I read this book after having read and enjoyed Rutherfurd's New York book. New York seemed to have been fairly well researched and the characters interacted well with the history surrounding them to give you a feeling for life in that time. When I read Princes, I was surprised by the similarities in how characters develop, their conflicts (both internal and external) and accomplishments between the two books. There was interesting history in the book - the early sections revolving around the early kings of Ireland were probably the most engaging although perhaps not the best at using actual historical facts.
As others have written, story lines seem to have little continuity (other than a red headed girl) and end rather abruptly. Probably due to trying to cover too many years in one book. The best way to describe it for me was that the book lacked the richness and texture of actual events that a good historical fiction book has. After reading the afterword from Princes, it was clear that many of the events were liberally imagined.
I am an Australian woman who enjoys reading many different styles of books, from history to sci fi and mystery to poetry.
You don't need to read The Rebels of Ireland. As a matter of fact I think this book is great all by itself. It was written first and gives a little background to the history of the Rebels but I think this one is the better book.
The characters are well drawn, the story is epic and the narration is very well done. If you like your history lived, then Edward Rutherford allows this.
I don't normally listen to a book more than once.
I enjoyed all of the characters.
No. I enjoyed him though.
This was my first Edward Rutherford book and I really enjoyed the history wrapped into the fiction. I learned quite a bit. I'm moving on to another Rutherford book now, "New York".
Fascinating historical saga.
After visiting Ireland recently, I downloaded this book to recall the wonderful places and to learn some of the background of the beautiful locations and landmarks. Had originally read this book when it first came out, as I love the development format that Rutherford uses for his novels. It was a great read, but LISTENING to the stories again made my travel experience much more meaningful. When traveling in a limited timeframe, it is hard to absorb all of the surrounding history, and having all of this added information was so helpful. Will look forward to hearing the sequel and also to a return visit to Ireland!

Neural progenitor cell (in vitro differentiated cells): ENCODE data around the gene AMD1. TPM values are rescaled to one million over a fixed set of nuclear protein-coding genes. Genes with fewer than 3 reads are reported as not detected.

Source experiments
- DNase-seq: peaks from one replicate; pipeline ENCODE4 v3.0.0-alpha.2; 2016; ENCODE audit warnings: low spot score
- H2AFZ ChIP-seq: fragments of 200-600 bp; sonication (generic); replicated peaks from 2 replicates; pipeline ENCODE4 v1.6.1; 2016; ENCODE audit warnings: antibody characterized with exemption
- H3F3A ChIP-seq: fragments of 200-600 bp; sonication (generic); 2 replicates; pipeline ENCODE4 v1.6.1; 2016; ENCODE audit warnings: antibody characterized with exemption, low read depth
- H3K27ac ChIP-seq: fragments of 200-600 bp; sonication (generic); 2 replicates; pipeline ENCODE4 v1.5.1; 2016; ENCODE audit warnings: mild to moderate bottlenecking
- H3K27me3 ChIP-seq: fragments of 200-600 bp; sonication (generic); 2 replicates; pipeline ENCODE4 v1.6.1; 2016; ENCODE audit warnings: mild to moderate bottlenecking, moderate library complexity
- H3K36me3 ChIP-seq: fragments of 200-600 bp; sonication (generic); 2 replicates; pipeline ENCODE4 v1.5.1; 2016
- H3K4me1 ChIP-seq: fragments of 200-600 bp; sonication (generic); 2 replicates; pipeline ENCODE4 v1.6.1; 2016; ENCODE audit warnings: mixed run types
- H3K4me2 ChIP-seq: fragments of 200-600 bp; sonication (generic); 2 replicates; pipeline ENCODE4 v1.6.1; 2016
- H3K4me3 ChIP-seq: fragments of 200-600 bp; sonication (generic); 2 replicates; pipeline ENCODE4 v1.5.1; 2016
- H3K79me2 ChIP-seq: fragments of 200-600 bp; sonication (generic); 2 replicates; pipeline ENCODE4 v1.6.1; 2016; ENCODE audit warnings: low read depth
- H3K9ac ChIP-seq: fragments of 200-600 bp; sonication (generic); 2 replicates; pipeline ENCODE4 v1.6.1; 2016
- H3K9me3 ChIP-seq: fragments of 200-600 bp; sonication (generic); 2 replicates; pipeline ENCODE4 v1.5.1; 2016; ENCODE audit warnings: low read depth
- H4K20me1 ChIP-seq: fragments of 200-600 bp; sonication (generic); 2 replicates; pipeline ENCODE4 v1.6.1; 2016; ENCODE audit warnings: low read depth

I have been meaning to read this book for a while but never seemed to have the time to sit down and do so. With the unabridged audio version it was as easy as plugging in my headphones during my morning run... and the miles turned into years! Rutherfurd traverses Irish history through the twining branches of several fictitious families beginning in the mists of pre-Christian Ireland to the sixteenth century, weaving in key historical figures and developments that shaped the country. Historical figures include, St. Patrick, Strongbow, and Brian Boru among others, with cameos from several family septs. Within the enormous swath of time Rutherfurd chooses to frame this book you will meet Druids, warriors, Vikings, monks, knights, chieftains, nobles, merchants, kings... and perhaps a few characters your own ancestors might have identified with.
Great book, but I preferred New York. The detail necessary to clearly tell the story sometimes overwhelmed the story itself.
Plodding plot, uninteresting characters, choppy timeline. It is well narrated but this just creates a brightly polished turd. I love me a historical novel but I have to say, it would be great to have those 2 credits back. You can't help me but you can still save yourself. Run, don't just walk away from this costly bomb.
Rutherford writes wonderful books, I've read all of them so far and want more. The Princes of Ireland, like everything he writes, was full of interesting characters that may have lived during times of great historical events.
After reading his Ireland series, I finally understood the reason for the bitter animosity between the English and Irish.
The narrator only enhanced this wonderful book. More Rutherford audiobooks, please.